When young Mary Gillis was growing up in Deep Cove, Strathcona Road was just a muddy track.
In 1923, Jack and Christena Gillis bought four lots along what is today Harris Avenue, right down to the waterfront, for $20 each. They chose to build their own home about 300 meters up the hill. The reason: “Only poor people lived on the waterfront,” Christena reasoned. The belief was that “bad humours” from the water would lead to ill health.
Jack, a logger and shipyards worker by trade, built their cabin by hand in 1926. The Gillises, with their daughters Mary and Betty, were one of the first settler families to establish a permanent home in the area. Jack Gillis lived there until his death in 1965.
When Mick and Brenda Webb bought the Gillis Homestead, as it is now known, 40 years ago, it had fallen into terrible disrepair.
“It was very, very shabby. It was rundown and severely neglected,” Mick said. “When we left [the open house], our feet and ankles were just covered in fleabites from the carpeting.”
But they both lovingly and painstakingly restored the home. Today, it is listed as a primary asset on the District of North Vancouver’s heritage registry.
“We just absolutely fell in love with it and we've never fallen out of love,” Webb said. “It truly epitomizes the word ‘home’ rather than ‘house.'”
A few years ago, as a retirement project, Webb’s wife arranged to rent one of their spare bedrooms as a B&B. The extra money was nice but they mainly enjoyed meeting interesting guests. Then, a few weeks ago, they took a booking from Colleen Hawkins and her sister Valerie.
“She said would very much like to bring her mother for Mother's Day,” Webb said. “Her mother is Mary, one of the two daughters who grew up here.”
Mary Babcock, as she is named today, is now 98. She lives at Evergreen House. The trip back to the homestead was her first outing since September last year when she broke a hip.
“It was quite an event – one that I’ll never forget because it was a surprise. They didn’t tell me where we were going,” she said. “It was just wonderful. It was like going back in time.”
Over lunch they discussed the early days of Deep Cove.
Babcock recalls the neighbourhood was nothing but “bush” when she was young.
To get by, they had to work extremely hard. The family’s homestead included a horse, cow, chickens, and a garden and orchard.
Because Jack was often away logging, Christena did almost all of the work of the homestead herself.
“People had to fend for themselves,” Hawkins said. “Granny, she was always a very hard worker.”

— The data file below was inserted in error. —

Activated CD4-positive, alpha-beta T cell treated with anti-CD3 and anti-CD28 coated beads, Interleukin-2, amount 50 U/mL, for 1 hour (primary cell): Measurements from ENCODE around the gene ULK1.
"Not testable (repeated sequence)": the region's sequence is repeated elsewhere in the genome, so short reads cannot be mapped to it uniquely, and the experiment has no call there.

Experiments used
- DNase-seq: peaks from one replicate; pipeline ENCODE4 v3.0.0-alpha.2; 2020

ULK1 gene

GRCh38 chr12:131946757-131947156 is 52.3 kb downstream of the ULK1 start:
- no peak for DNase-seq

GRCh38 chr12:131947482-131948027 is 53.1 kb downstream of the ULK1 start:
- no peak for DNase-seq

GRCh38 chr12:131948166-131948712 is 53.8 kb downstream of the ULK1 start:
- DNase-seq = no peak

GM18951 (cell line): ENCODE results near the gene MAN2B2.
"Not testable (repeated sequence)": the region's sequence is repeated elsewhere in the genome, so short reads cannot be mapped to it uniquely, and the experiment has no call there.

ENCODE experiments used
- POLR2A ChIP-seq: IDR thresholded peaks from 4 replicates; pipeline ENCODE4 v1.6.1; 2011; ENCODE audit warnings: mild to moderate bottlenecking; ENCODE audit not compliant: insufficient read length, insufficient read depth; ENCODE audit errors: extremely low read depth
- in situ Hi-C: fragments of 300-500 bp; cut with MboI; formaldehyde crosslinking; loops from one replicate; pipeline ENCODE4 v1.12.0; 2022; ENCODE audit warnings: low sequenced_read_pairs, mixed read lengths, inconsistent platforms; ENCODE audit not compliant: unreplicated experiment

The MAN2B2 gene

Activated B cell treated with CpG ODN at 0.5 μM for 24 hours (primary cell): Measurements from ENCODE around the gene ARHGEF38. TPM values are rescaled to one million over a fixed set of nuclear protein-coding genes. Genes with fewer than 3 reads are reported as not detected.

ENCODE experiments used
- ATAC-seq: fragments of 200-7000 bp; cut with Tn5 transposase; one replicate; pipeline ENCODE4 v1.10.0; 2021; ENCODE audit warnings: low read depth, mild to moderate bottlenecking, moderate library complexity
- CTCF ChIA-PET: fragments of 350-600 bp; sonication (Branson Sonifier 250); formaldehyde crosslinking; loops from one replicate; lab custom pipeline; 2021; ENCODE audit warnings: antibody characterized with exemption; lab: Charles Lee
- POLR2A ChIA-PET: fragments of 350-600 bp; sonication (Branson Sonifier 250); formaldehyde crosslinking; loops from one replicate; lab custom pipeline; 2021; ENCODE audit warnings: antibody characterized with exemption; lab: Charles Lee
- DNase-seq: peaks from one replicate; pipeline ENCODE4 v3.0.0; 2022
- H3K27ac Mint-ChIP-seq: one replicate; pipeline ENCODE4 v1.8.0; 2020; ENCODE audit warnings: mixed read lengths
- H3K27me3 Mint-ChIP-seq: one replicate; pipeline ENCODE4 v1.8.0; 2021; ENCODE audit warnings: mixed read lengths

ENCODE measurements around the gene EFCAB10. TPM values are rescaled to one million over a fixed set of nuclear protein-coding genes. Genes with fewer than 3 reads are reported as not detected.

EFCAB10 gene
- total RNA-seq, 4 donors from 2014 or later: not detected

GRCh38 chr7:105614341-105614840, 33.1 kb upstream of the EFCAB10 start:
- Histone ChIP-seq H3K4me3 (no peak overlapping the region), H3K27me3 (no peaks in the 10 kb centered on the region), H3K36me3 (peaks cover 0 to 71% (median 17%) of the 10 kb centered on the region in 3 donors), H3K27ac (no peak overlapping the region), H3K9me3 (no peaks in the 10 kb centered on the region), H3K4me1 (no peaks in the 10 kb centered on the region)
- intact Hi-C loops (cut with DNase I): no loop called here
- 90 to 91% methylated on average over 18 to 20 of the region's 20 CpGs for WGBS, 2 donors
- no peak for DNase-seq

They were nearly self-sufficient but they could pick up supplies at the Dollar Mill, which was a 10- to 15-minute walk through the woods away.
To help out their few neighbours, Christena would collect mail as well as milk and bread, making their home the de facto post office and general store for Deep Cove.
“Then it got bigger and bigger and more and more people started to move in. And before long, they wanted mom to have a store, so she had to give up her living room,” Mary said. “But that was alright. We had food on the table.”
They would allow their neighbours to pick up groceries on credit when things were tough during the Great Depression.
Mary also helped earn income, delivering newspapers to the eight or nine other families in walking distance.
For a time, they were the only family in the area with a telephone, so Mary and her sister Betty were often running (or rowing) around the neighbourhood delivering messages to other households.
“I'd walk miles, or it seemed like it, because of houses weren't close together,” she said.
Some of the stories Mary shared over lunch were ones no one in the family had heard before, like the day Jack Gillis fired rock salt from his shotgun at kids trying to steal apples from their orchard.
“That one was new,” Hawkins said with a laugh.
When she was 18, Mary moved out and got a job as a stenographer making $60 per month.
Today, Mary said she is proud of the way the Webbs have kept up and improved upon what is both her childhood home and an important piece of North Shore history.
“It was just gorgeous, the work they have done on that place. Unbelievable. I have to really hand it to them,” she said.
The importance of the homestead’s endurance isn’t lost on the descendants of Jack and Christena either.
“I remember playing in the house. I remember sitting on my grandfather's knee,” Hawkins said. “It's such a central part of our family.”
Webb has been writing a history of the home he hopes to pass on to its next owner and to the Deep Cove Heritage Society. Much of it is drawn from an account written by Christena before her death at the age of 105. The last pages, he’s decided, will be about the Mother's Day that Mary and her daughters spent returning to the family homestead.
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